Who were the Celts? It’s complicated

Celtic refers to a distinctive history that sets certain modern nations apart, according to a British Museum exhibition

The Celtic nations of these islands have seldom been more assertive in recent centuries than they are today, as Scotland toys with independence, Wales seeks more devolved powers and a confident, independent Ireland meets the United Kingdom as an equal partner in the European Union.

Celtic culture is buoyant too, with a growing interest in the indigenous languages and music of Ireland, Scotland and Wales.

Even Cornish, a language pronounced dead in the 19th century, is showing signs of life, and BBC Cornwall now broadcasts a weekly news bulletin in Cornish.

But who were the Celts? And what have they really got to do with us?


The answer, according to the exhibition Celts: art and identity at the British Museum in London until January 31th, is complicated.

Julia Farley, the exhibition's lead curator, says that until very recently the answer would have been straightforward. The Celts were a people who were found in Iron Age Europe about 2,500 years ago, and who migrated westwards to Ireland and Scotland, where their descendants are found today.

Very old stories

“That is the traditional narrative but actually that’s based on some very, very old stories. The first time we get a story like that being told directly is by

George Buchanan

in 1582, when he talks about these waves of Celtic groups migrating from the continent into Ireland and Scotland.

“Now that archaeologists and linguists and even geneticists have gone back and looked again at the actual evidence, we’ve realised that a lot of that is based on the kind of questions people were asking 400 years ago and what they were expecting to find.

“And really now I would answer, if you were to say to me who were the Celts, that this is a word that has been redefined probably in the past 300 years and it’s been used in two different ways.”

Some 2,500 years ago the ancient Greeks and the Romans used the name keltoi or Celtae to refer to their barbarian neighbours to the north and west in continental Europe. They were quite disparate peoples but they shared a common art style and spoke related languages.

But for at least 1,000 years after that the name was not used at all, and nobody called themselves Celts or Celtic.

From about 1700, after the word Celtic was rediscovered in classical texts, it was applied for the first time to the distinctive culture, history, traditions, language of the modern Celtic nations – Ireland, Scotland, Wales, Cornwall Brittany and the Isle of Man.

Dr Farley argues that, although the word Celtic has been used to refer to different peoples at different times, it does apply to real, distinctive identities today.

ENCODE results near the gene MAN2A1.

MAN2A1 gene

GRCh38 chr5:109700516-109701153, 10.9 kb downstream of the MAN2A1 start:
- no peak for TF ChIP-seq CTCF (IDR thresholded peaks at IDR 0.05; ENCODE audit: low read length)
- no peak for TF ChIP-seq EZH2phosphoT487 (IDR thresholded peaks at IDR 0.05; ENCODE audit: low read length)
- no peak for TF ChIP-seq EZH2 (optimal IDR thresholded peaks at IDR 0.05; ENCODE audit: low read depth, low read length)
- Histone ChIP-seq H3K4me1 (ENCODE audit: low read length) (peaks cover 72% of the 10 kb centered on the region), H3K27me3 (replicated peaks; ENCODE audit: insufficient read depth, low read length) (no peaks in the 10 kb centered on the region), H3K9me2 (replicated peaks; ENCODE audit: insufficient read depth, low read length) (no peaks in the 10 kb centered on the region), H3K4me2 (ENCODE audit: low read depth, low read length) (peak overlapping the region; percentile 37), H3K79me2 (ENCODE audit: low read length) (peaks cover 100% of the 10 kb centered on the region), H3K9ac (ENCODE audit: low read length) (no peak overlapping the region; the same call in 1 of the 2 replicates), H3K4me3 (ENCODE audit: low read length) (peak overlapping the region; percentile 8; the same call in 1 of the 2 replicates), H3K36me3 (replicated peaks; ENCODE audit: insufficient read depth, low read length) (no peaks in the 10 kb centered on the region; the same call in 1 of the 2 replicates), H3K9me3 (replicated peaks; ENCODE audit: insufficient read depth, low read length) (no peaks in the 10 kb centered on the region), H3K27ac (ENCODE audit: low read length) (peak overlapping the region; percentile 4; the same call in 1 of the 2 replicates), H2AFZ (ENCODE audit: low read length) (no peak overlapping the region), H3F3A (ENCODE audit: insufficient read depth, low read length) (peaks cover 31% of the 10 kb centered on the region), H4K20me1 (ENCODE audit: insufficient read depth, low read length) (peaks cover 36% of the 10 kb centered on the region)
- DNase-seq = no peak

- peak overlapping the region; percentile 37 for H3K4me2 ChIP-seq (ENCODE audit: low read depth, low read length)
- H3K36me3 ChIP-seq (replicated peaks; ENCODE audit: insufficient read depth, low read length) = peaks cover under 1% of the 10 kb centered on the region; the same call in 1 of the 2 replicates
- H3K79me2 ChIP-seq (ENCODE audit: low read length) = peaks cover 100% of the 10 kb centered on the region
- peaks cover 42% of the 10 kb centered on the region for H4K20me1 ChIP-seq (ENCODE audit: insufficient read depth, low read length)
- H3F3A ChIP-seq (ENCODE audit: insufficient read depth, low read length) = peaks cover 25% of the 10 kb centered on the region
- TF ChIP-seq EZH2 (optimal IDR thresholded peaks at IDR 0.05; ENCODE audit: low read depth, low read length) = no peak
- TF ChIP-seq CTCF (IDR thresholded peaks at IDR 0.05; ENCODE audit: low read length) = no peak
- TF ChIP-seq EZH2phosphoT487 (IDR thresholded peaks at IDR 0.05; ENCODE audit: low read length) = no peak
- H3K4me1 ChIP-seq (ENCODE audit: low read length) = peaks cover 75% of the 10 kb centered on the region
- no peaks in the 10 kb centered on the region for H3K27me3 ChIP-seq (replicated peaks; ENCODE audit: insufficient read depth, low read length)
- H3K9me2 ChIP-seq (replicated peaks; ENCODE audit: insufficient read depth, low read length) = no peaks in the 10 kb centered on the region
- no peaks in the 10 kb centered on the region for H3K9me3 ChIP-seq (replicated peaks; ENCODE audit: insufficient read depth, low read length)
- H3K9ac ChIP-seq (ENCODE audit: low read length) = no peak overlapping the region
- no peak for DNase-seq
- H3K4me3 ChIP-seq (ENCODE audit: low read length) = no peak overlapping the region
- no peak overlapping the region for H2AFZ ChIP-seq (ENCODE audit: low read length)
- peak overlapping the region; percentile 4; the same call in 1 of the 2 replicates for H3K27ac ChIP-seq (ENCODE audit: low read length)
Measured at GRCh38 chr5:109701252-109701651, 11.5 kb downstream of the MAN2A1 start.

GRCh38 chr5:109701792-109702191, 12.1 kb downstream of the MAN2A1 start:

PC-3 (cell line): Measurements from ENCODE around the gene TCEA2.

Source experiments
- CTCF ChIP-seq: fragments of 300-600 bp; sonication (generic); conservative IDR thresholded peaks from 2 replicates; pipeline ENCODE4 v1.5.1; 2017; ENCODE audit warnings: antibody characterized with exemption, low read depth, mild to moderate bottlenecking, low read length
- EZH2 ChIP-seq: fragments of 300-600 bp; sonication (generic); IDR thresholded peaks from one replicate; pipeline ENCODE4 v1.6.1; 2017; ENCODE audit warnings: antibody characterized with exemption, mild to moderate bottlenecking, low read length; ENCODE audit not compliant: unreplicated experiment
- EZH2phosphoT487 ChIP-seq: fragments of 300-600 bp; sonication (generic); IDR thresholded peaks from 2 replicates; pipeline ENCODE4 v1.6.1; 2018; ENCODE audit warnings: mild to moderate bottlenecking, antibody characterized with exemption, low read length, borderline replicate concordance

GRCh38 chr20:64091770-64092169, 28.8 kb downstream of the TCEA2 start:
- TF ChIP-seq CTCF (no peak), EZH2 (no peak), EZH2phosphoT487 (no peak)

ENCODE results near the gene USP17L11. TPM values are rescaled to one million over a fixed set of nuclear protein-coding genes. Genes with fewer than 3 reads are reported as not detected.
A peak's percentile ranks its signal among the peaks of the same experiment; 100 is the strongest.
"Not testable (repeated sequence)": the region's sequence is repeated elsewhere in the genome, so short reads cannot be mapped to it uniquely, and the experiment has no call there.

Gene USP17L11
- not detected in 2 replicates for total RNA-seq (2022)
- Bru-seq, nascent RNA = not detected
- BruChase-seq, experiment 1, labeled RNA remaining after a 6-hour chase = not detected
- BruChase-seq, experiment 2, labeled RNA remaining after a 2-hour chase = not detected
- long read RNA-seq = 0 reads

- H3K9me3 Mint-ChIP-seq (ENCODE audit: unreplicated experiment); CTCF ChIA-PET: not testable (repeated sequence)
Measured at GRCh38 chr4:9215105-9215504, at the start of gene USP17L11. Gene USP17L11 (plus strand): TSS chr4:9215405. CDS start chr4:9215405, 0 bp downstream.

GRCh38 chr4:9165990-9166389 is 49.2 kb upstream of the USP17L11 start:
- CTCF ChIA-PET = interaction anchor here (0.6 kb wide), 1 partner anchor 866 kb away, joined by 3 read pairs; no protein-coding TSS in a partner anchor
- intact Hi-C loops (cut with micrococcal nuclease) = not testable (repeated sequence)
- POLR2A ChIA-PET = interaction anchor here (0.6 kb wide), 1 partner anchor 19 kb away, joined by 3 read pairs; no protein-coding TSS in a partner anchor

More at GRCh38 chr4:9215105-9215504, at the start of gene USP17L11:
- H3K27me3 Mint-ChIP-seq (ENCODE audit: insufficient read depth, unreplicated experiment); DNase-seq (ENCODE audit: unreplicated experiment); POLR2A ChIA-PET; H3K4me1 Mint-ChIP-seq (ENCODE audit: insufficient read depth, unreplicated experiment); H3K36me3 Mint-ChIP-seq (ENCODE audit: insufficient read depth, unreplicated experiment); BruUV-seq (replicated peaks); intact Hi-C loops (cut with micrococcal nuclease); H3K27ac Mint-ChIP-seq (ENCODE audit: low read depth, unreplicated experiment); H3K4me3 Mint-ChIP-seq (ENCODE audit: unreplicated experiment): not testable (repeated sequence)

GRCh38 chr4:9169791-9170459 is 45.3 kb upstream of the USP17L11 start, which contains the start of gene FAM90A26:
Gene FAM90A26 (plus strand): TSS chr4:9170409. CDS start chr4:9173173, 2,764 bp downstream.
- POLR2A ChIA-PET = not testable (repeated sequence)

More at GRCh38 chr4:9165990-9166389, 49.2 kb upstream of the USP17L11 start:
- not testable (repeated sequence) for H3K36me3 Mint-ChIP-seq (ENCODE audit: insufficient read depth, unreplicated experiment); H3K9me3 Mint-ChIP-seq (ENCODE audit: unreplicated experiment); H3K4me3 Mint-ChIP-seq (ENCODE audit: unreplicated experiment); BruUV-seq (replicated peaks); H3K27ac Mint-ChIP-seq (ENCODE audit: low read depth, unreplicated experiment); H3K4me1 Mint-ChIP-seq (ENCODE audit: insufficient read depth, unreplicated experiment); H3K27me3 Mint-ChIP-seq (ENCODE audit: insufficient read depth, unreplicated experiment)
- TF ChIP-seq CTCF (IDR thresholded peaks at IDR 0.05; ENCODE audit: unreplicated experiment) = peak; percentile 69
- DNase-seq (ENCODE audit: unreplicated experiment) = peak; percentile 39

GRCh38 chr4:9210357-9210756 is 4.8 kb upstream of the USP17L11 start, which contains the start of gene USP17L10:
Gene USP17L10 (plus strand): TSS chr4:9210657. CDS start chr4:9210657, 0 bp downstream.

“The fact that they are given the name Celtic rather than a different name is in some ways a little quirk of history but there are shared dimensions and aspects between the languages of Wales, Scotland and Ireland.

“Those are very real, and those languages do have deep connections that go back to the pre-Roman times.

“So, absolutely, today the name Celtic and the way it’s used to refer to those languages and traditions is referring to a real distinctive history that sets what today we call the Celtic nations apart from their English neighbours,” she says.


The exhibition illustrates the complex history of the Celts and Celtic identity through artefacts that range from the intricately decorated silver Gundestrup Cauldron, dating from about 100 BCE and possibly originating in the Balkans, to jerseys from Celtic football club and the Boston Celtics.

It shows how what we call Celtic art and motifs are often a fusion of styles from all over Europe, and documents the appropriation of Celtic stories and images by political movements.

We see Cúchullain in Oliver Sheppard's bronze The Dying Cuchullain from the GPO in Dublin, but also in Scottish and Manx folklore. The Celtic hero appears again in photographs of both republican and loyalist murals from the North.

A video shows Celtic festivals in Britain and Ireland, but also St Patrick's Day parades from North America, reflecting what Dr Farley identifies as one of the biggest contemporary trends in Celtic identity.

“It’s become much more of a global term than previously. Although it’s still very much associated particularly with Ireland and Scotland, it’s a word that you more often hear in connection with the Celtic diaspora.

“It’s something that has been picked up by that global diaspora community as a way to express what’s different about their heritage in the new world where they find themselves living.”